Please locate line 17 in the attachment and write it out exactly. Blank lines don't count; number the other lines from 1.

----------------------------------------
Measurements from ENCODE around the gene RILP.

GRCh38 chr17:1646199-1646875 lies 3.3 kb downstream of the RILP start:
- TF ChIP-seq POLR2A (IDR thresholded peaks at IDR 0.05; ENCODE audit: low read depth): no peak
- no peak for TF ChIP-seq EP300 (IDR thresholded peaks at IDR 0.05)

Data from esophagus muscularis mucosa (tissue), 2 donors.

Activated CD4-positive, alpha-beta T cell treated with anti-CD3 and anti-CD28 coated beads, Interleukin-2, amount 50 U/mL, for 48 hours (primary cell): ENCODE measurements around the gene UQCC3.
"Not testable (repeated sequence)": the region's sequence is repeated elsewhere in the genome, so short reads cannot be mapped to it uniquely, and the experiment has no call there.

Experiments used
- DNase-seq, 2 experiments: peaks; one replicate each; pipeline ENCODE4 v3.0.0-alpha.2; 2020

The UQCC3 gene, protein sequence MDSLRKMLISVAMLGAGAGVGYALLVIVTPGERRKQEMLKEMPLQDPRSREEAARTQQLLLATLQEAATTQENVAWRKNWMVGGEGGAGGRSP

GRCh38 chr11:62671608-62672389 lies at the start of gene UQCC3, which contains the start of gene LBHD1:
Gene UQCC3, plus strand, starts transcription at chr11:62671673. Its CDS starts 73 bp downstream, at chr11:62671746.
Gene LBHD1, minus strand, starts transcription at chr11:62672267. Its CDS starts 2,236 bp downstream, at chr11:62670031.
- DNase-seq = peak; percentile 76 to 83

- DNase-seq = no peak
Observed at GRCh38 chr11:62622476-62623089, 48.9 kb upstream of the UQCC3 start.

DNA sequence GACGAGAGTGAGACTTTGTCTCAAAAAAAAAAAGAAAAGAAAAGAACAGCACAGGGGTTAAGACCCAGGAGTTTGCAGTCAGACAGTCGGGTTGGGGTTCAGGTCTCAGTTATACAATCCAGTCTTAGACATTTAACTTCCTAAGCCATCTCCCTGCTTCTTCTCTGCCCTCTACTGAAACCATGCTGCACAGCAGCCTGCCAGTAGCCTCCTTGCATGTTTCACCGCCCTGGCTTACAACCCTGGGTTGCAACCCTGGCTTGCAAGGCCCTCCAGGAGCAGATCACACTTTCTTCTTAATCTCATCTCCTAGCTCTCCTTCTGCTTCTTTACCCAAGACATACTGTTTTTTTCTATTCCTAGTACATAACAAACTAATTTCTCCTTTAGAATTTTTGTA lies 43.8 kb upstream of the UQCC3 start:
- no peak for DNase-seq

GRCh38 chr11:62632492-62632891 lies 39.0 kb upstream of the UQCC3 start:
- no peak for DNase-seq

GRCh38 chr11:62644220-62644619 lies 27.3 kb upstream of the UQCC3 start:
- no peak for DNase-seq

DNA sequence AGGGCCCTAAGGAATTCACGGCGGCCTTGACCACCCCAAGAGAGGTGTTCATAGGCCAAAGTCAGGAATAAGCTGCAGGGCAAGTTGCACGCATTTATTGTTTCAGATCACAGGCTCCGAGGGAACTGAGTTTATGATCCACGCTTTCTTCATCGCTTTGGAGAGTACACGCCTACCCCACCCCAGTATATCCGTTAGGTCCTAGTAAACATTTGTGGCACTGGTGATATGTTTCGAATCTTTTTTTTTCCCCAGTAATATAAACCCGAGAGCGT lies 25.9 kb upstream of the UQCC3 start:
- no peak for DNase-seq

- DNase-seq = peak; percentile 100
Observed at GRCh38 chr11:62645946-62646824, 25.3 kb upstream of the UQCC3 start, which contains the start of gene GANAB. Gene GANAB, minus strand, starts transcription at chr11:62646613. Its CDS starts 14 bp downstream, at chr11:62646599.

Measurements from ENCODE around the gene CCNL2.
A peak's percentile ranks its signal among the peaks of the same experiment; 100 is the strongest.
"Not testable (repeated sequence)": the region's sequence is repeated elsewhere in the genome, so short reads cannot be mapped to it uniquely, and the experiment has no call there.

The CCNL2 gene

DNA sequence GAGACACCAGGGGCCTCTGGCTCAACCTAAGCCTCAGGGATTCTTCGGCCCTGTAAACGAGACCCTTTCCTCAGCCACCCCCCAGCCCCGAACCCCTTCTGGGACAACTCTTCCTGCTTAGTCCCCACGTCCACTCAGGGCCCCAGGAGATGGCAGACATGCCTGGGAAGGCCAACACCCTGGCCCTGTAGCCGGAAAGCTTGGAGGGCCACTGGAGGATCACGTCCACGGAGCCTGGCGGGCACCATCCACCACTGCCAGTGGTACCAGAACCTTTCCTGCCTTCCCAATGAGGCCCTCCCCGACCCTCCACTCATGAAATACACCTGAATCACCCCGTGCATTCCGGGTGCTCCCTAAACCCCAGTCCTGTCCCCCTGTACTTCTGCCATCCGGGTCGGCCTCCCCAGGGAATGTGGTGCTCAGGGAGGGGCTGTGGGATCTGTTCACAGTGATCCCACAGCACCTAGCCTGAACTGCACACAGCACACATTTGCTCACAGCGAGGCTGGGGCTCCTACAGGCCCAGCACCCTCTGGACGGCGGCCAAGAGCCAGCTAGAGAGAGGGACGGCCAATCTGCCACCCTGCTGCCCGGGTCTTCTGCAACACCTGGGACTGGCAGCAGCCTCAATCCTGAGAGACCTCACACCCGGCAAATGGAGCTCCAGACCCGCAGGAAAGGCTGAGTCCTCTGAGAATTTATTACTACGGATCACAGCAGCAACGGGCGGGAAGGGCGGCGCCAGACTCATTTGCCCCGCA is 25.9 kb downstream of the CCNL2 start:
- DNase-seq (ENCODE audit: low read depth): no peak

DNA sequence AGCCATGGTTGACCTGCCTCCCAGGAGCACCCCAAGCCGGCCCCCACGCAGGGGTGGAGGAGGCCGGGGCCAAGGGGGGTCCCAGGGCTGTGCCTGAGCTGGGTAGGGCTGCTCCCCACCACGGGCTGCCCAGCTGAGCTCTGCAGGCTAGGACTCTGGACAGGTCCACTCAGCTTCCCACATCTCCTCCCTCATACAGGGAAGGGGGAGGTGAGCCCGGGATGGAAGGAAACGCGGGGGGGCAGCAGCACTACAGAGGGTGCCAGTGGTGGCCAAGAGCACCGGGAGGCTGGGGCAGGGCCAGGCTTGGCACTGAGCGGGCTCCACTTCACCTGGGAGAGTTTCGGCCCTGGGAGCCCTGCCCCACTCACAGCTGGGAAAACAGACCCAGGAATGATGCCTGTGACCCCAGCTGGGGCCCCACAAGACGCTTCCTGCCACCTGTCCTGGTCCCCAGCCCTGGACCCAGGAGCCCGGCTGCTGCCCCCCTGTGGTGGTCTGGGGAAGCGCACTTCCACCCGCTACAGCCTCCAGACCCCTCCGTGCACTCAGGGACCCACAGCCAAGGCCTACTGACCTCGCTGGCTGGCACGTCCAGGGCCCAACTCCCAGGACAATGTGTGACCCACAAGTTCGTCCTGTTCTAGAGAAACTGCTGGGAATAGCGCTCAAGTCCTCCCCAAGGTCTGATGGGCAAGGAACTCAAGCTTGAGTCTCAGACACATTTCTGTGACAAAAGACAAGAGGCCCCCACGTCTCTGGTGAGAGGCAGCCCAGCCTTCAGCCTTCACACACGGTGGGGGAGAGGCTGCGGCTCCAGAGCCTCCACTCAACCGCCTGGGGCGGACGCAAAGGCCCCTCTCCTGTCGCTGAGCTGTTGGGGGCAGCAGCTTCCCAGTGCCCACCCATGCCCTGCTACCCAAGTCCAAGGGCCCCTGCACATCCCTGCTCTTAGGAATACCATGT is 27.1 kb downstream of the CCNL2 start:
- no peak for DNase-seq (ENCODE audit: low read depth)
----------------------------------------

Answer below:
DNA sequence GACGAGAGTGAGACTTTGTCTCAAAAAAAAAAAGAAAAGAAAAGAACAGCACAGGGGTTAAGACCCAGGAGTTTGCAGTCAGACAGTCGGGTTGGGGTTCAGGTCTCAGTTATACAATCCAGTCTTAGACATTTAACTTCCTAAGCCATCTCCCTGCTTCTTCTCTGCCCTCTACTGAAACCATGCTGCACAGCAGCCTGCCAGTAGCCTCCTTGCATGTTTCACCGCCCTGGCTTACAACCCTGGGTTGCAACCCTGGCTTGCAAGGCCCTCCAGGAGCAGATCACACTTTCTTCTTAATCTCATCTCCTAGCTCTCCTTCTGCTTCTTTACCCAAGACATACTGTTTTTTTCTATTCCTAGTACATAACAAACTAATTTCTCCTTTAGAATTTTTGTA lies 43.8 kb upstream of the UQCC3 start: